Title IX benefits women's sports
By TIM LOGAN
While the eyes of Notre Dame fans nationwide will be on Saturday's football game in Ann Arbor, Mich., a contest tonight right here in South Bend may very well provide an equally important perspective on Irish athletics.
When the women's soccer team takes the field against North Carolina, it will write another chapter in one of the fiercest rivalries in college sports, and take another step in the ascent of women's athletics at Notre Dame.
Over the past 10 years, Notre Dame has become a major player in the world of women's intercollegiate athletics. Soccer, basketball and volleyball have climbed to levels of national prominence, and with the recent additions of women's rowing and lacrosse, the University is nearing gender equity in scholarships and funding. All of this has combined to create a sense of pride in women's sports at Notre Dame.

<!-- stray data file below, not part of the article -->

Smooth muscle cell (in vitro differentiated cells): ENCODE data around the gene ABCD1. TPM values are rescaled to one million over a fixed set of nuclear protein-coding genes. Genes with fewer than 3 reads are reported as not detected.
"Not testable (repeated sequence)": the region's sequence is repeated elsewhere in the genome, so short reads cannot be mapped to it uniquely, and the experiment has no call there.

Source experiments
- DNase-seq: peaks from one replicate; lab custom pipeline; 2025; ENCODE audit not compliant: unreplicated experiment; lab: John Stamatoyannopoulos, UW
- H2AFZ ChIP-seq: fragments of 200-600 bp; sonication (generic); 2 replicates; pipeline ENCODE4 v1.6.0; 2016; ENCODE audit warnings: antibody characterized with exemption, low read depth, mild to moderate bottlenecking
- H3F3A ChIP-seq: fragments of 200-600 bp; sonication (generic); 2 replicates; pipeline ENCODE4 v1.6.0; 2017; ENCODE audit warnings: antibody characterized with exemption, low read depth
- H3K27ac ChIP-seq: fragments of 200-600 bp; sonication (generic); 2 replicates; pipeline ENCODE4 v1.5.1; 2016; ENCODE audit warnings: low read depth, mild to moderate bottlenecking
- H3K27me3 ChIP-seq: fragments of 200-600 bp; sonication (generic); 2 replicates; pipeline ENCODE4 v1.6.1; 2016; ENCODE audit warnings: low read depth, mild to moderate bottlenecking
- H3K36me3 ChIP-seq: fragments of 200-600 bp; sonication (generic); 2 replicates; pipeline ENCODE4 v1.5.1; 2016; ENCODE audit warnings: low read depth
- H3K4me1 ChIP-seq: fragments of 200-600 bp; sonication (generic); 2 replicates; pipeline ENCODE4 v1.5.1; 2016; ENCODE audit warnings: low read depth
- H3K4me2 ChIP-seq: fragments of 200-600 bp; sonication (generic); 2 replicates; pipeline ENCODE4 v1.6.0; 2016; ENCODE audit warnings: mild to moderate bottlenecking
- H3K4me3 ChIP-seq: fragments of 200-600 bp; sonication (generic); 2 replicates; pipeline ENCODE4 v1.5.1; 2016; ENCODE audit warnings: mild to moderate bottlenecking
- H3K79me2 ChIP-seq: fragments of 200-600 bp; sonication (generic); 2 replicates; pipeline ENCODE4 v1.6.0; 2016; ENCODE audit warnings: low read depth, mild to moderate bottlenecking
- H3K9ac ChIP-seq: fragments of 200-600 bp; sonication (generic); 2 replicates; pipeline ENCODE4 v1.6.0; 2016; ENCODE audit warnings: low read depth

"I think when I first got here , quality women's athletics was more of a dream instead of a reality," said Chris Petrucelli, who coached women's soccer from 1990 to 1998. "When I left it was a reality. Almost every team was competing on a national level."
From better facilities to more equal practice schedules, there are a number of factors to which coaches attribute the improvement. One important one is Title IX of the Education Amendments of 1972, which bans gender discrimination at institutions that receive federal funds.
However, the fundamental reason, many say, lies in a basic commitment at Notre Dame to developing and funding women's programs beyond the bare requirements of Title IX.